The best course of action is to start planning early with help from a legal expert and/or certified financial planner who specializes in eldercare law and knows the ins and outs of your state's Medicare and Medicaid regulations. Then be flexible enough in your planning to be able to adjust as circumstances require.

If you are already thinking about your retirement care options for the near (or distant) future, now is the time to start making decisions and making your loved ones aware of your wishes.

Speak with a lawyer and draw up a living will, designate your medical powers of attorney and set an advance directive. With the proper planning, you can make your transition to assisted care as seamless as possible

Not Sure How to Pay for Retirement?Download Our Financial Answers eBook
Episcopal Retirement Homes is a Cincinnati-based leader in quality retirement communities and innovative elder care services.

Cincinnati Seniors Find Thrills at This Historic Amusement Park


coney island seniorsWhen looking for things to do with the grandkids or a group of friends, seniors often shy away from amusement parks. The thought of rough roller coasters, dizzying spin rides and high admission prices doesn't appeal to many. But not all amusement parks are built alike. And in Cincinnati, there may be one that’s just your speed — Coney Island.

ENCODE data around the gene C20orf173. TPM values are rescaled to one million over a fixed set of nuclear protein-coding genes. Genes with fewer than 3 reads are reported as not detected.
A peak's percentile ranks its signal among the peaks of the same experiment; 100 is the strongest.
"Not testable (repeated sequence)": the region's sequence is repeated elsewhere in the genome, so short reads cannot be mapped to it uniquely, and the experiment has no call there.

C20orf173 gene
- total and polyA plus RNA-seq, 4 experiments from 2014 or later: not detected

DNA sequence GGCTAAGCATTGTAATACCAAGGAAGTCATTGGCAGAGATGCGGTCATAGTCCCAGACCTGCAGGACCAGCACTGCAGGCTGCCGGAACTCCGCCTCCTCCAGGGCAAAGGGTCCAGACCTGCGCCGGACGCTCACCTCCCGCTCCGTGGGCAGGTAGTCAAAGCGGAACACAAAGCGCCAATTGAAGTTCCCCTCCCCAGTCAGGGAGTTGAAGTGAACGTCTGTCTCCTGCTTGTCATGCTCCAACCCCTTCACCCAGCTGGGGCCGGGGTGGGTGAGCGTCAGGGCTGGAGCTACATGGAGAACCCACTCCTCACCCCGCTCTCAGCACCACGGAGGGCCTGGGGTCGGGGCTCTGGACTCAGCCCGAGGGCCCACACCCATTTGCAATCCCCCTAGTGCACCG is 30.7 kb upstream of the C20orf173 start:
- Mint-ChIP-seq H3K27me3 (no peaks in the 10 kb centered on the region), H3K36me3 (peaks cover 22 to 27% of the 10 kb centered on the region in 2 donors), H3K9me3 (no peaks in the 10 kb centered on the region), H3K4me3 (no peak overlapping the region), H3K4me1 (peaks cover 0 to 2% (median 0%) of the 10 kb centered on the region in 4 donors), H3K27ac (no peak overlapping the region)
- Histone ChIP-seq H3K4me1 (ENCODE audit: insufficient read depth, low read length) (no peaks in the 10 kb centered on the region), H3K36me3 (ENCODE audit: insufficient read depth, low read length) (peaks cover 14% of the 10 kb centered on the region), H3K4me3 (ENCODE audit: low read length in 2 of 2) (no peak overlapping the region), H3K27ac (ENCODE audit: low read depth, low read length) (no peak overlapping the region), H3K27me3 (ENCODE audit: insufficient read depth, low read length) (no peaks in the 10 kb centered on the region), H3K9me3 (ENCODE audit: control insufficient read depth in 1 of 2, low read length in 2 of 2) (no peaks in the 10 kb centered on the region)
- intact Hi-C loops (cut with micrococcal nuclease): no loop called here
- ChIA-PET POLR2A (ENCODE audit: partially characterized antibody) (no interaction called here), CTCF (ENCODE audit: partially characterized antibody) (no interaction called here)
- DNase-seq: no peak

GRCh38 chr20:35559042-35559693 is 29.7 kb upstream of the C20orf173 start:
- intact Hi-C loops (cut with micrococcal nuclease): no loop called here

Wait, I thought Coney Island was in New York?

Well, yes. The original is. And the amusement park along the banks of the Ohio River, just east of downtown, is named for it.

When it opened in 1886, the park was originally called Ohio Grove and was billed as "The Coney Island of the West." The nickname stuck and was shortened to “Coney Island” over the years.

Initially, the park featured shaded tree groves, bowling, a dining hall, concert spaces and dance floors with carnival games, rides, a gigantic swimming pool, water slides and roller coasters added later. By the early 20th Century, Coney Island was the focus of Cincinnati's summertime fun.

In the early years, the Island Queen riverboat, the Island Queen served as the main mode of transportation from downtown's Public Landing out to the park. But after 36 years of service, from 1896 to 1922, a fire damaged it beyond repair.

A second Island Queen, featuring a wide promenade, was built in 1927. Many young lovers took their first strolls along its decks before landing at Coney Island and twirling the night away in its Moonlight Gardens dance hall. The second riverboat also met an unfortunate end.

In September 1947, while cruising to Pittsburgh for off-season maintenance, a carelessly lit cigarette ignited an oil tank onboard. The Island Queen exploded and burned to the waterline.

After that incident, and due to its flood-prone location along the river, the park entered a period of decline. In 1968, the Taft Broadcasting Corporation purchased it and announced plans to build a new amusement park, Kings Island, on higher ground north of the city. Most of the rides, including the log flume and the Shooting Star roller coaster (which, now called The Racer, still operates today in its new home), were moved to the new park, and Coney Island closed in 1971.